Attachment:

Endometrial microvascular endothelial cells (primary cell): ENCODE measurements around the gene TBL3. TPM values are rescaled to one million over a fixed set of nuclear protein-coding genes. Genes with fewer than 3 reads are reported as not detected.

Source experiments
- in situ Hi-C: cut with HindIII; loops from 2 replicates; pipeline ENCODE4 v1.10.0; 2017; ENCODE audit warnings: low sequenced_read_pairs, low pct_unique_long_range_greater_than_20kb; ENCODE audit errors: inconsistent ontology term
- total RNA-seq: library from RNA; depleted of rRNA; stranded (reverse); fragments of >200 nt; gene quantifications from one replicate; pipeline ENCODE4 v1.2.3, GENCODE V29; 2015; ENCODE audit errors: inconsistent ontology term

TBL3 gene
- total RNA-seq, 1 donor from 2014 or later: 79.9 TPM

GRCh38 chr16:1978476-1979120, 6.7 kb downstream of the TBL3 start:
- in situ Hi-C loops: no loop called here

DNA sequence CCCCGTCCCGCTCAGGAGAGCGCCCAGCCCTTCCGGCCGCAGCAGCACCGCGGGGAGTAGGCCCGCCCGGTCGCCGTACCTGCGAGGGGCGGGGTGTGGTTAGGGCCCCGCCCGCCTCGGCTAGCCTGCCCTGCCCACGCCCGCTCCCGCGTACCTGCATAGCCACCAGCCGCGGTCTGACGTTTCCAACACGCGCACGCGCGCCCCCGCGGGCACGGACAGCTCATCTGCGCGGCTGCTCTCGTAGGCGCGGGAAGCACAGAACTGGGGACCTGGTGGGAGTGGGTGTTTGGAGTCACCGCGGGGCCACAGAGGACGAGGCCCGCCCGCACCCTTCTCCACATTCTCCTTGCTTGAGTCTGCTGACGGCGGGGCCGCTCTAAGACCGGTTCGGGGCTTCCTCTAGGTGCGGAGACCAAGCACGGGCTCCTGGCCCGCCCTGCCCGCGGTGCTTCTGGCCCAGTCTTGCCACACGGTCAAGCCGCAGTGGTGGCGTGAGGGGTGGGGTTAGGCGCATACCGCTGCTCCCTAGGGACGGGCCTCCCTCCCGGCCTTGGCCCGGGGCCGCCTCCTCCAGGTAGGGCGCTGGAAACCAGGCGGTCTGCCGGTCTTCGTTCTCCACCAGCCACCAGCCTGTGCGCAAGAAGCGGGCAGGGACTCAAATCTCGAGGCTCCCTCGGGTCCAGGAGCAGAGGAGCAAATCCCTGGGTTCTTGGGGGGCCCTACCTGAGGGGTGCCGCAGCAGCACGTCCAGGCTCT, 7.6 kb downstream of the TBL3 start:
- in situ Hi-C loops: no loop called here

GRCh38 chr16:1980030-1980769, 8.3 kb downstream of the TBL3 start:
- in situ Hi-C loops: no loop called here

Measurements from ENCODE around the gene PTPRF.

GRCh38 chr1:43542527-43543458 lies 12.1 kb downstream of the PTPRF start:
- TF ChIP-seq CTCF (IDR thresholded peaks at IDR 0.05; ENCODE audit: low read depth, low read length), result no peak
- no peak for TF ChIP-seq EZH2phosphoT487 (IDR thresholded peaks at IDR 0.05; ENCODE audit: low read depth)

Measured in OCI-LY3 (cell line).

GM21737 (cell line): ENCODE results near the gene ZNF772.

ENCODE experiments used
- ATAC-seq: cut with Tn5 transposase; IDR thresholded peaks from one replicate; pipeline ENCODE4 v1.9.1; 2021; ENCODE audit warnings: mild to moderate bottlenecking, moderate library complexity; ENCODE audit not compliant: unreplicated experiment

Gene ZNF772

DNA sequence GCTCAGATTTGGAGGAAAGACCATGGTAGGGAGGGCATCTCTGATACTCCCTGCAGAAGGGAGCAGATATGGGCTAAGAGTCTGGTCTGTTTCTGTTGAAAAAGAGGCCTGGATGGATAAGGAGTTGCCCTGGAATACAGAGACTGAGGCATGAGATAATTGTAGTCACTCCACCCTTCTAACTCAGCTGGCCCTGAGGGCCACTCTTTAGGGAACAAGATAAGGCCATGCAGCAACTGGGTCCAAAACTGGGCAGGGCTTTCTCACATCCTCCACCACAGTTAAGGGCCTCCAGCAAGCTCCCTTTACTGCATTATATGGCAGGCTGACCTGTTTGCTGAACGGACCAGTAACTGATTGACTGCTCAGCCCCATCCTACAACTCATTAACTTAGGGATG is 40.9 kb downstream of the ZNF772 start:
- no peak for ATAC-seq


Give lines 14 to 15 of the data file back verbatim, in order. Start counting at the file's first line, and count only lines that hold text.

GRCh38 chr1:43542527-43543458 lies 12.1 kb downstream of the PTPRF start:
- TF ChIP-seq CTCF (IDR thresholded peaks at IDR 0.05; ENCODE audit: low read depth, low read length), result no peak